CRUISING FOR A BRUISING
A review of William Friedkin’s Cruising in the form of three attempted synopses.
Bruno Kirby fisting and Al Pacino dancing.
1. Cruising is an overwrought and poorly plotted murder mystery that takes place in the seedy gay underbelly of 1970′s New York, and you can bet that belly is furry! Al Pacino plays rookie cop Steve Burns, a young detective who goes undercover in the underground leather bar scene to catch a serial killer preying on gay men. Burns becomes familiar with the rules of the subculture; “cruising” the gay scene while his superiors do all the real police work. As he gets deeper into the lifestyle and closer to the killer, his regular life and relationship with his girlfriend slowly become unhinged. Yup, you guessed it. He catches a bad case of “the gay”.
New forms of police interrogation.
2. William Friedkin’s Cruising is a confusing allegory set in the S&M dungeons of New York City’s West Village. Al Pacino stars as a young rookie cop, and maybe half the gay men in New York, who really knows? He’s on the fence about his sexuality and trying to get ahead in life, so he accepts an assignment to go undercover in an attempt to catch the dreaded “Homo killer.”(This was back in the day when you could actually use the term “homo killer” on the cover of a national newspaper.) Cruising is set in a world of interchangeable leather boys where all gay men are Al Pacino and Al Pacino is all gay men. All gay men work in Steakhouses or brandish steak knives, transferring their need to kill via a messy exchange of hot seed and cold steel. The closer Burns comes to catching the killer, the closer he comes to becoming the killer.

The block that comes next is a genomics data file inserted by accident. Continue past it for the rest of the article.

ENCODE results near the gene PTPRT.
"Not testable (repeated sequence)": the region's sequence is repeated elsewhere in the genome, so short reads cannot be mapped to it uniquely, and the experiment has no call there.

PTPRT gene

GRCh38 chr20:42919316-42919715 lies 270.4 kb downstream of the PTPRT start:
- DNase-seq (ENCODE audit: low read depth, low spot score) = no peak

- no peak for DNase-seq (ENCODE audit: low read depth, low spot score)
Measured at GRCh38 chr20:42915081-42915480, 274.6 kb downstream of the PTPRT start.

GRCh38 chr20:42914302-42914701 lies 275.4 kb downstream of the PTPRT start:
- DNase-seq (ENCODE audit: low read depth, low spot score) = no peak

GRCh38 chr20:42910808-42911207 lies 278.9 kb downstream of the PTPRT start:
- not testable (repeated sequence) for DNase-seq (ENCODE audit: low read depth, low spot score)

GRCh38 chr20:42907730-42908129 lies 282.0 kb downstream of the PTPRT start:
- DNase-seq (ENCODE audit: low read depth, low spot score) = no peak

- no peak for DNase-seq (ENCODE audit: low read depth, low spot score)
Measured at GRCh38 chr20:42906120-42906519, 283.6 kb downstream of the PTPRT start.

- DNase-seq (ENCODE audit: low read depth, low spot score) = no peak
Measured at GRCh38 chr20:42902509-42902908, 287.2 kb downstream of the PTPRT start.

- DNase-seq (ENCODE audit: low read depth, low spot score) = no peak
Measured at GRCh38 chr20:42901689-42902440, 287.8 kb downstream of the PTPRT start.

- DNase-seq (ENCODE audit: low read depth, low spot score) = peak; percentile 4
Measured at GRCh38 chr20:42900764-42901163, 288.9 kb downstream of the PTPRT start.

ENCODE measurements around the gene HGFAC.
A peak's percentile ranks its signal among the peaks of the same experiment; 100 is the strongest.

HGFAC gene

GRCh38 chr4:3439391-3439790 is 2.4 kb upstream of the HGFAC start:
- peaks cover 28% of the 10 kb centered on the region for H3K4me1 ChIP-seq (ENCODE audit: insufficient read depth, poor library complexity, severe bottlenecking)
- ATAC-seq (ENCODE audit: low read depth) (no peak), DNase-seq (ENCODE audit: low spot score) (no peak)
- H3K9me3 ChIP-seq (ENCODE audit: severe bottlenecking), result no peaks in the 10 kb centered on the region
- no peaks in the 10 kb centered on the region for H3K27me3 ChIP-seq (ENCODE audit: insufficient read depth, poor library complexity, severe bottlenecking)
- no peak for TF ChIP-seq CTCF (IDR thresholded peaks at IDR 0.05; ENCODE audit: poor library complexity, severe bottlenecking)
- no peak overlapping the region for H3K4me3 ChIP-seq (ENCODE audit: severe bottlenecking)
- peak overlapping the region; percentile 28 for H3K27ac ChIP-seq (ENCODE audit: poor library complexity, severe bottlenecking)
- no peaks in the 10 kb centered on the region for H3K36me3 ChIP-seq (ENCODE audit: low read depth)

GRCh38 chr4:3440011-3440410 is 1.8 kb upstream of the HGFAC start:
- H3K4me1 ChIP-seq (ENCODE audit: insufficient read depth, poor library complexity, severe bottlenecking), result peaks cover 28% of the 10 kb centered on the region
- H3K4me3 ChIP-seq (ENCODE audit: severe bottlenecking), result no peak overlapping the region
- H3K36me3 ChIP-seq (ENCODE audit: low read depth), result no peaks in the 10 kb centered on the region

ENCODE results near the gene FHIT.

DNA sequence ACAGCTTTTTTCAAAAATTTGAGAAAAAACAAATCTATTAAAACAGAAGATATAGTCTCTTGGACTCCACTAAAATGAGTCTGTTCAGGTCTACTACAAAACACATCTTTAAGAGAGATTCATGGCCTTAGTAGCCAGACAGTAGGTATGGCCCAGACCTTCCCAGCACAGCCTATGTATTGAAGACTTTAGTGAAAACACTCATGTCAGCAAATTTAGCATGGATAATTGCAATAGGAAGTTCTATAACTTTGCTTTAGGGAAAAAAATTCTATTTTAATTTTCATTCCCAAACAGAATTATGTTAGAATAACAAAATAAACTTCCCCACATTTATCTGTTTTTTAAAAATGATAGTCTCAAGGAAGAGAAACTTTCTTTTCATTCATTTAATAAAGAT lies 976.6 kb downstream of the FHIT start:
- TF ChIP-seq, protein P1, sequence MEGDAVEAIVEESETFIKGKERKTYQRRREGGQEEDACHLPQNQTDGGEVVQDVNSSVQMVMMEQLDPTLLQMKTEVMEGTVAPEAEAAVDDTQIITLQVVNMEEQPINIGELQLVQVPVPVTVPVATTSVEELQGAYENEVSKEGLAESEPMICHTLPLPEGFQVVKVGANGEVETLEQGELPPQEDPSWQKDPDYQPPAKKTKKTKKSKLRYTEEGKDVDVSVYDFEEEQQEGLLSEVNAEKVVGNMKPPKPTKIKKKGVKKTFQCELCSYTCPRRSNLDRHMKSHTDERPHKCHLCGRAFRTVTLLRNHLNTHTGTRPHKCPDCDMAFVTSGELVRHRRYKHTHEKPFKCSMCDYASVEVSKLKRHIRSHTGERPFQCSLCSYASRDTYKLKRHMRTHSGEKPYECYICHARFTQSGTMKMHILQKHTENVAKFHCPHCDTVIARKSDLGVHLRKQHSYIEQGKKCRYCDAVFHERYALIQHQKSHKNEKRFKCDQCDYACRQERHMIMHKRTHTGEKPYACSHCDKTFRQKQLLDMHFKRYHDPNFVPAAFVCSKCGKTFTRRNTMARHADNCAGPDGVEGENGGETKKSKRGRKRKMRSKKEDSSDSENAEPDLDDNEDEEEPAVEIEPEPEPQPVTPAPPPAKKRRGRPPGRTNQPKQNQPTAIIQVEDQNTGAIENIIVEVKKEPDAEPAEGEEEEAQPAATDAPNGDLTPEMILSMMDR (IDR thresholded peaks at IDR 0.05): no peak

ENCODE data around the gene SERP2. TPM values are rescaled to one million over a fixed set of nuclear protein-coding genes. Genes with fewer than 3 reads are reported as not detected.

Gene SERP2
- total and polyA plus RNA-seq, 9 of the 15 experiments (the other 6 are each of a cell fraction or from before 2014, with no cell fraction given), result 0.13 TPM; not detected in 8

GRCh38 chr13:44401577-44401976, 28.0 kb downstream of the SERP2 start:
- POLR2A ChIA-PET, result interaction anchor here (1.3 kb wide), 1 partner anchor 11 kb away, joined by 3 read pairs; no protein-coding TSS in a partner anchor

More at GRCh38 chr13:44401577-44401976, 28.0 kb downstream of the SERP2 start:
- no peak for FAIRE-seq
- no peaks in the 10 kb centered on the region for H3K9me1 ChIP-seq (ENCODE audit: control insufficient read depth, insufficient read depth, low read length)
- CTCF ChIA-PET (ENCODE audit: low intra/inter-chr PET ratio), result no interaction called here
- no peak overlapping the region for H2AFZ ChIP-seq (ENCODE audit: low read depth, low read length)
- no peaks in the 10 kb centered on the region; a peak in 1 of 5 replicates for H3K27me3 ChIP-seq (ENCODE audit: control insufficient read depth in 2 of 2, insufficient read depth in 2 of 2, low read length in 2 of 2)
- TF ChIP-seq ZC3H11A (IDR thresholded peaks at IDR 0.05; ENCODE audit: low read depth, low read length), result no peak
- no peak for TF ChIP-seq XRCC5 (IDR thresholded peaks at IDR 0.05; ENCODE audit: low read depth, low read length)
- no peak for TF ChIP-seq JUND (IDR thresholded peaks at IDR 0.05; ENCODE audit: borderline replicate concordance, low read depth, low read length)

Exactly my reaction.
3. Cruising, directed by William Friedkin, is a perpetuation of the stereotype that all gay men are mustachioed bikers and an offensive allegory for AIDS. Al Pacino plays Steve Burns (it burns, get it?), a rookie cop looking to rise through the ranks of the police department faster than Edmund Exley in short pants. He goes gay for pay as an undercover officer in an attempt to solve a cross section of unrelated murders in the underground leather scene. Friedkin uses the cyclical structure of passing on the need to kill through sex as a metaphor for the spread of AIDS in the gay community. He even goes as far as using the same actor in multiple roles, to further the idea of the facelessness of the gay man, implying any one of them could be a killer (IE: have AIDS.) And what does any of this have to do with the dismembered body parts found floating in the river? Absolutely nothing.